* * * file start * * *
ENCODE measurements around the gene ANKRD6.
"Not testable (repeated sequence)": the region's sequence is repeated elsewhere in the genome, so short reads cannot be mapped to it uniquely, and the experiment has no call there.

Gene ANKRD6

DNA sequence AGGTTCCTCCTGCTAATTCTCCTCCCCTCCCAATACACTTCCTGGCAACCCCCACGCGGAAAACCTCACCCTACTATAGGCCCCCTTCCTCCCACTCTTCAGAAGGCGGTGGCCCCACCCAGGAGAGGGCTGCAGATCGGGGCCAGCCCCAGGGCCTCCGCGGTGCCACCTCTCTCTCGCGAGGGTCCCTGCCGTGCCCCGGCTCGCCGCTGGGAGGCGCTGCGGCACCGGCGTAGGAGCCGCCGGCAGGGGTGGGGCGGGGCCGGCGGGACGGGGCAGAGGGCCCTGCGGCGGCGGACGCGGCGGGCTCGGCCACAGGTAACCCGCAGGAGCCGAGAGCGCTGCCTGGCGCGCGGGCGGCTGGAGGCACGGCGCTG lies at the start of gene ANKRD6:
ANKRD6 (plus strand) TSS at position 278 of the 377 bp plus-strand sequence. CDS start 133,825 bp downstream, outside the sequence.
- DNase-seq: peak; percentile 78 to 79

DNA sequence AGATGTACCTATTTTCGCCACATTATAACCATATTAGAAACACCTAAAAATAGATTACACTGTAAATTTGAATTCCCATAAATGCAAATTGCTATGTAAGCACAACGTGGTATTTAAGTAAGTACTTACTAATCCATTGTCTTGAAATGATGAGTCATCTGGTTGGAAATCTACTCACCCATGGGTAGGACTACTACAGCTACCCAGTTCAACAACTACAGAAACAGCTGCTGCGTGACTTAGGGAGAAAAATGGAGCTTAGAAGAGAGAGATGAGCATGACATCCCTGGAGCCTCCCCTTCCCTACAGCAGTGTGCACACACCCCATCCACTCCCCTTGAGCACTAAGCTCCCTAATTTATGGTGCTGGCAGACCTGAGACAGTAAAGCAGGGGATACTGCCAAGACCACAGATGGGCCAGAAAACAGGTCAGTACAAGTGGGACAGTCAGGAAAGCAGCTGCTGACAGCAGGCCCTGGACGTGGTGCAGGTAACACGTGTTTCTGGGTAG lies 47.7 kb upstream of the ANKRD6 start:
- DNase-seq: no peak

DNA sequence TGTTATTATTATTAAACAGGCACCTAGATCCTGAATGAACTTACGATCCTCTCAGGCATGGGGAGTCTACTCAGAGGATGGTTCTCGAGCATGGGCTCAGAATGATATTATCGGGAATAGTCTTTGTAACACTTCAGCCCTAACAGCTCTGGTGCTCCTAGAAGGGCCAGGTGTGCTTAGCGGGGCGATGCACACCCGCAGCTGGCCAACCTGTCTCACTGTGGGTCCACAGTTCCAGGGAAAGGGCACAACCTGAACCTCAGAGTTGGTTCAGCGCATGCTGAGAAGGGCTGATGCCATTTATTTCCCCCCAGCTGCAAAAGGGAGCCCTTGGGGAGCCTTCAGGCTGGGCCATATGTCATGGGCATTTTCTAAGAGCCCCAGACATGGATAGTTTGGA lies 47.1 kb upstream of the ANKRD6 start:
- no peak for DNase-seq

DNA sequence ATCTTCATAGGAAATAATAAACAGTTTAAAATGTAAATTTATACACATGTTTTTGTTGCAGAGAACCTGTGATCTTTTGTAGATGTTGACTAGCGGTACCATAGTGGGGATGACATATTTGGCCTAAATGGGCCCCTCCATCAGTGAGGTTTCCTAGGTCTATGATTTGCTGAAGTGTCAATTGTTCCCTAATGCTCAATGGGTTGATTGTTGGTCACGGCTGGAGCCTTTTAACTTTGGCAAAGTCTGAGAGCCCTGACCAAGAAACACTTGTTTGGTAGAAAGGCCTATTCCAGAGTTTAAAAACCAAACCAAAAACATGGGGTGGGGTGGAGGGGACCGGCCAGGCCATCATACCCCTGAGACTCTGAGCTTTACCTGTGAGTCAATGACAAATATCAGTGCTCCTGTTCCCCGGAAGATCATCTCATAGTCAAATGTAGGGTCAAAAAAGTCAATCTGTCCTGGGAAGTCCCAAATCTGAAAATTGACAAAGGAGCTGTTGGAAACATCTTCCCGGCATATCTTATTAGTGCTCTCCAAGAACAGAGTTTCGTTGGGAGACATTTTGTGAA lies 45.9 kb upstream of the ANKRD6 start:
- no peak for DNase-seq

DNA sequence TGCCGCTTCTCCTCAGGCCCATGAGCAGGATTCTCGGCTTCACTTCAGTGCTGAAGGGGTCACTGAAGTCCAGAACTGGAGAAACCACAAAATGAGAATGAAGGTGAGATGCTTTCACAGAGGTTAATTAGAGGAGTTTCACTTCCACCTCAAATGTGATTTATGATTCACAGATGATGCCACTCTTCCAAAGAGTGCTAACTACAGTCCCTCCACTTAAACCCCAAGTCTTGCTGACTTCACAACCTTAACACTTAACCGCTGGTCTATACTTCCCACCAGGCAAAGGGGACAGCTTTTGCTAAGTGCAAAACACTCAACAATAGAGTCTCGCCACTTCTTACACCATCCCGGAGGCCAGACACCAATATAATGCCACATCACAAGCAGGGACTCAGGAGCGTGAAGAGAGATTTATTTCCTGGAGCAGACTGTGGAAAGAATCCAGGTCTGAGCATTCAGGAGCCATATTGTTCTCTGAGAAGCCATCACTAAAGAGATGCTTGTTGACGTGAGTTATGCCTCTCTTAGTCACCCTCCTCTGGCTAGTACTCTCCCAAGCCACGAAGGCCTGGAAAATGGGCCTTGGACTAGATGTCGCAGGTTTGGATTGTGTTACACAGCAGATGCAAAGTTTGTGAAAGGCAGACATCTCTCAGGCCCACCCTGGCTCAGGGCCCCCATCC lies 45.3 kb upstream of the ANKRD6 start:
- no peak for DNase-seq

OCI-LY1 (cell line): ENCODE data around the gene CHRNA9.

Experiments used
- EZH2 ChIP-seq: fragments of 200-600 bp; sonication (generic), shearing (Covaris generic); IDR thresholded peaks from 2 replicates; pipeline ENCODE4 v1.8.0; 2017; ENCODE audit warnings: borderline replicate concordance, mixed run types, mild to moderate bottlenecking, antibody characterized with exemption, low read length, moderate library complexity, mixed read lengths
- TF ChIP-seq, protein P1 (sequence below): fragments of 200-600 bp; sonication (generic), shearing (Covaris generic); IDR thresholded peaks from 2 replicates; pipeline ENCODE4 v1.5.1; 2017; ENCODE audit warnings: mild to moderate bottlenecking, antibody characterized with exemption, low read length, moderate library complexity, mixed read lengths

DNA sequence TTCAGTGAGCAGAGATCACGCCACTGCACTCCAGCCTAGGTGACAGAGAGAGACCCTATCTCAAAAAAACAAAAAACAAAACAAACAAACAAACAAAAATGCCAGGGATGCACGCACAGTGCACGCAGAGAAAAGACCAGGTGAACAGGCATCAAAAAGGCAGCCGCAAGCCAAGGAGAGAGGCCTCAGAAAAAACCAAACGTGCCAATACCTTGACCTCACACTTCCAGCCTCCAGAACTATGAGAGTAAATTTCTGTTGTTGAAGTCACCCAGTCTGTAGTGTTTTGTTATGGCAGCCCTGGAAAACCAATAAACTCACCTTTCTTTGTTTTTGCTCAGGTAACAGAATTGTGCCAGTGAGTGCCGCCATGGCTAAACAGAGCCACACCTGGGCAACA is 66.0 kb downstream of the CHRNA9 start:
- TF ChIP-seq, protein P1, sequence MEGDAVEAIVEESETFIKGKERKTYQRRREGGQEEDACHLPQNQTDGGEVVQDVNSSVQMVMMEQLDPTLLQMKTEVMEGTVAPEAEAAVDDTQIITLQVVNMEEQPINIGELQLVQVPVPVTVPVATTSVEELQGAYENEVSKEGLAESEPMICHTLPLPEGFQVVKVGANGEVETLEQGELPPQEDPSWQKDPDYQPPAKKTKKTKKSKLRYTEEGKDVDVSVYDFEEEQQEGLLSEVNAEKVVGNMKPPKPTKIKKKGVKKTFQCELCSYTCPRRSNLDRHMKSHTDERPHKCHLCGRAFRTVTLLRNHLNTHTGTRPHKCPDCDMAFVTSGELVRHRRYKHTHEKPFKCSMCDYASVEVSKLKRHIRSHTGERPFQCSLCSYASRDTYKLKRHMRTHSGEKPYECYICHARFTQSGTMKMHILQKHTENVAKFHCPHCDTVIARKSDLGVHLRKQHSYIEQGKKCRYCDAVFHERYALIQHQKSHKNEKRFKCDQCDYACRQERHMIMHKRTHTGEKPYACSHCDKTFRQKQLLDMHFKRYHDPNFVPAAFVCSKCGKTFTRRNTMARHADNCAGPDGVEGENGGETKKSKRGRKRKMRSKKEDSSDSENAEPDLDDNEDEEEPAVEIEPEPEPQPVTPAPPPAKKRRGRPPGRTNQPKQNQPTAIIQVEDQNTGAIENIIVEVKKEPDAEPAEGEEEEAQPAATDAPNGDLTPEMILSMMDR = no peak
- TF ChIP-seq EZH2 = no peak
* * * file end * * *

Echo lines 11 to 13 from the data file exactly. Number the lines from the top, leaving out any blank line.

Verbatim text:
DNA sequence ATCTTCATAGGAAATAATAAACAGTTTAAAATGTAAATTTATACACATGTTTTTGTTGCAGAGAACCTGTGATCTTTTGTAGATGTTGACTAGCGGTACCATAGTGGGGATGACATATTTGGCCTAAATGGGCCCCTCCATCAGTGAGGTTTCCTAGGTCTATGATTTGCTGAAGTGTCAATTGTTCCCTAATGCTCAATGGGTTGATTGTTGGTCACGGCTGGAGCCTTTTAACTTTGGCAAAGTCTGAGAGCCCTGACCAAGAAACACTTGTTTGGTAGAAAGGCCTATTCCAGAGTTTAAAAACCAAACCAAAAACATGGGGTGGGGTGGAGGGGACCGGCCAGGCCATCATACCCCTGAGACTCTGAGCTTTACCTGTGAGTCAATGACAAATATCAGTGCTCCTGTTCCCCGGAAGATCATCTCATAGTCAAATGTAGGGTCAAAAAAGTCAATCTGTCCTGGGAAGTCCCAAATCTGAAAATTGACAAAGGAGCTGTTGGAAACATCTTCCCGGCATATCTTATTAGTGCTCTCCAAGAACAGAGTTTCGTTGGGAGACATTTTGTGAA lies 45.9 kb upstream of the ANKRD6 start:
- no peak for DNase-seq

DNA sequence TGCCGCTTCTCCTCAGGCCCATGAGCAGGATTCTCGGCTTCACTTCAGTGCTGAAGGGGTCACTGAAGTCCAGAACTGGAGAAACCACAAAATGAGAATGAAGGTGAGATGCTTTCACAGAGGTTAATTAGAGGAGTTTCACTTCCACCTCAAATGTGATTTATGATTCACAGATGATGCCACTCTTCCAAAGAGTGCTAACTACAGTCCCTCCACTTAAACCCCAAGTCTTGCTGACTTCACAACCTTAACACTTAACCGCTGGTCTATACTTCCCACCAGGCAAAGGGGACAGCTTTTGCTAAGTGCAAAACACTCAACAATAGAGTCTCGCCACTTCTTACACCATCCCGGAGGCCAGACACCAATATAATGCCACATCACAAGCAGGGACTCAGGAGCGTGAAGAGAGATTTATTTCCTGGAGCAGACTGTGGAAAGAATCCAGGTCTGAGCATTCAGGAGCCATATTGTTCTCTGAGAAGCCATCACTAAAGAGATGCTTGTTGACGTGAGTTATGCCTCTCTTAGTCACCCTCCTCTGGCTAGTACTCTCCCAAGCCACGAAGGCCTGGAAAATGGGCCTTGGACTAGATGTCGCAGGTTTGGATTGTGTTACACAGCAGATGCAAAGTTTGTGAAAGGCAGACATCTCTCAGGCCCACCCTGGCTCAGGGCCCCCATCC lies 45.3 kb upstream of the ANKRD6 start: